The Court of Justice of the EU has given two recent judgments related to trademarks. In C-98/13, it held that EU customs legislation applies to goods ordered from outside the EU, and in C-65/12 it clarified the concept of “due cause” and the obligation to tolerate the use of a sign similar or identical to a trademarked sign.
C-98/13 Blomqvist, given on 6 February 2014, concerned the application of EU customs legislation to counterfeit products ordered online from outside the EU. Martin Blomqvist, a Danish national, had ordered a counterfeit Rolex from a Chinese website. The watch was seized by customs. The Rolex company contacted Mr Blomqvist, asking him to consent to the destruction of the timepiece, a request which Mr Blomqvist refused. The case was heard in Danish courts, and finally referred by the Danish Supreme Court to the Court of Justice of the EU in order to interpret EU customs legislation and the definition of “infringement”.
The Court held that counterfeit goods ordered online from outside the EU could be seized under EU customs legislation. Furthermore, goods can be seized even when the goods are for private use and therefore the purchaser is not infringing IP rights. Moreover, it is not necessary to show that the party offering goods online was targeting customers in that Member State, but instead it is sufficient that the counterfeit goods enter the territory of the Member State. This decision is expected to strengthen the protection of EU rights holders by confirming that customs legislation applies to online sales from outside the EU.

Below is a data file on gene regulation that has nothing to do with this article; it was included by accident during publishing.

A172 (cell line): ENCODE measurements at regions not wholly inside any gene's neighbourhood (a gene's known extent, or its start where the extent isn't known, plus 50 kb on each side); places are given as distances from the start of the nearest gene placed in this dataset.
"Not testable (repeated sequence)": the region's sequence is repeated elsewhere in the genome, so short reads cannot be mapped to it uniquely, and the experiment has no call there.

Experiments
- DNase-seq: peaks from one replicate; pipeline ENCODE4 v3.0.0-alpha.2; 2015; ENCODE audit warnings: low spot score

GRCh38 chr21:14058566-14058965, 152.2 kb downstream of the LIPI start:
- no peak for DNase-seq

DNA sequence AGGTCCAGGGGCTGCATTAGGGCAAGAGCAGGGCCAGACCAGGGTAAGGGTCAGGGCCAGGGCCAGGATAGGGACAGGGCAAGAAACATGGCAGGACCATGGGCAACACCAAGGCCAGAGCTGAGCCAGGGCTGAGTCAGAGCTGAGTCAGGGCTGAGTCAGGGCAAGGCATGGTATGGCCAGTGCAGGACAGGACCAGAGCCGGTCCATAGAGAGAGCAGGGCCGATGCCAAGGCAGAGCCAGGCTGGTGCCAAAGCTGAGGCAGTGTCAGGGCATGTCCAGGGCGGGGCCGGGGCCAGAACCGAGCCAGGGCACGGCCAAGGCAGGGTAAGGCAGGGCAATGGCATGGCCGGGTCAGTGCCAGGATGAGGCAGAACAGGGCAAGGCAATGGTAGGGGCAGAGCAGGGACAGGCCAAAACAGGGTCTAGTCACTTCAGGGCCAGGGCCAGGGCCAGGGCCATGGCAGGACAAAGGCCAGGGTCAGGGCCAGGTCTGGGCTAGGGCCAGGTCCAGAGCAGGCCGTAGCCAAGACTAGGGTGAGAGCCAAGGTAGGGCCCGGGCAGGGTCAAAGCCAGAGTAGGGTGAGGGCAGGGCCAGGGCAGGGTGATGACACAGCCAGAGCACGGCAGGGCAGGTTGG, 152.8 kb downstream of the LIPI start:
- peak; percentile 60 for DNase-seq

C-65/12 Leideplein v Red Bull, given on 6 February 2014, dealt with the good faith use of a trademarked sign and the definition of “due cause” in EU law. Mr de Vries, an entrepreneur using the Bull Dog brand, had been banned by Dutch courts from using the word and figurative mark relating to “The Bulldog” in his own brand of energy drinks, due to infringement of Red Bull’s sign. The Red Bull brand was registered in the Netherlands before Mr. de Vries registered his own brand. However he had used The Bulldog brand from 1975 onward, inter alia, in the name of a famous Amsterdam coffee shop. In court proceedings initiated by Mr. de Vries for the right to use the brand, the Hoge Raad of the Netherlands referred the case to the Court of Justice, asking what constituted “due cause” to use a registered trademark under EU legislation.
The Court held that the proprietor of a trade mark could be obliged, within “due cause” under Article 5(2) of First Council Directive 89/104/EEC, to tolerate the use by a third party of a similar or identical sign, if it was demonstrated that the sign was being used before the mark was filed and that it was being used in good faith. The Court particularly emphasized the significance of how well known the sign was with the relevant public, the proximity between the relevant goods and the economic and commercial significance of using the sign. While there is still uncertainty concerning the full meaning of “due cause” in EU law, this ruling has to a degree clarified the requirements for protection under the “due cause” exception.